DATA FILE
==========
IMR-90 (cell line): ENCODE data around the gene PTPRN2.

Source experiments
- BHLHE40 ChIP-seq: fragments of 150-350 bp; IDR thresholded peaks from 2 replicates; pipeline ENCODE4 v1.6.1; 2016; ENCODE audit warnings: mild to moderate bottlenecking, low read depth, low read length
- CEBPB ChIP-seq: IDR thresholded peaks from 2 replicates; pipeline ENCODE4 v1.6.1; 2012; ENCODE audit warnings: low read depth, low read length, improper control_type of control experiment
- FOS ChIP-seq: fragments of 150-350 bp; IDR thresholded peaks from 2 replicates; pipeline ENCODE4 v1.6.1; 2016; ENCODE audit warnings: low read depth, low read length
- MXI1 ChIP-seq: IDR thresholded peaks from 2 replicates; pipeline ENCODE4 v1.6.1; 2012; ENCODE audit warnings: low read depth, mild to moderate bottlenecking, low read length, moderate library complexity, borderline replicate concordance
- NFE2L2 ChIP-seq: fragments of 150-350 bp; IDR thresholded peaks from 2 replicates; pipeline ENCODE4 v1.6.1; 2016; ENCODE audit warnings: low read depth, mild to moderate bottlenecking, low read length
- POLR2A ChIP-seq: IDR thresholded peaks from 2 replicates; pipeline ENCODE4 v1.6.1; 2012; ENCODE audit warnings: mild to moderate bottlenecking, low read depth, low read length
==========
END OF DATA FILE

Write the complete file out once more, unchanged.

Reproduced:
IMR-90 (cell line): ENCODE data around the gene PTPRN2.

Source experiments
- BHLHE40 ChIP-seq: fragments of 150-350 bp; IDR thresholded peaks from 2 replicates; pipeline ENCODE4 v1.6.1; 2016; ENCODE audit warnings: mild to moderate bottlenecking, low read depth, low read length
- CEBPB ChIP-seq: IDR thresholded peaks from 2 replicates; pipeline ENCODE4 v1.6.1; 2012; ENCODE audit warnings: low read depth, low read length, improper control_type of control experiment
- FOS ChIP-seq: fragments of 150-350 bp; IDR thresholded peaks from 2 replicates; pipeline ENCODE4 v1.6.1; 2016; ENCODE audit warnings: low read depth, low read length
- MXI1 ChIP-seq: IDR thresholded peaks from 2 replicates; pipeline ENCODE4 v1.6.1; 2012; ENCODE audit warnings: low read depth, mild to moderate bottlenecking, low read length, moderate library complexity, borderline replicate concordance
- NFE2L2 ChIP-seq: fragments of 150-350 bp; IDR thresholded peaks from 2 replicates; pipeline ENCODE4 v1.6.1; 2016; ENCODE audit warnings: low read depth, mild to moderate bottlenecking, low read length
- POLR2A ChIP-seq: IDR thresholded peaks from 2 replicates; pipeline ENCODE4 v1.6.1; 2012; ENCODE audit warnings: mild to moderate bottlenecking, low read depth, low read length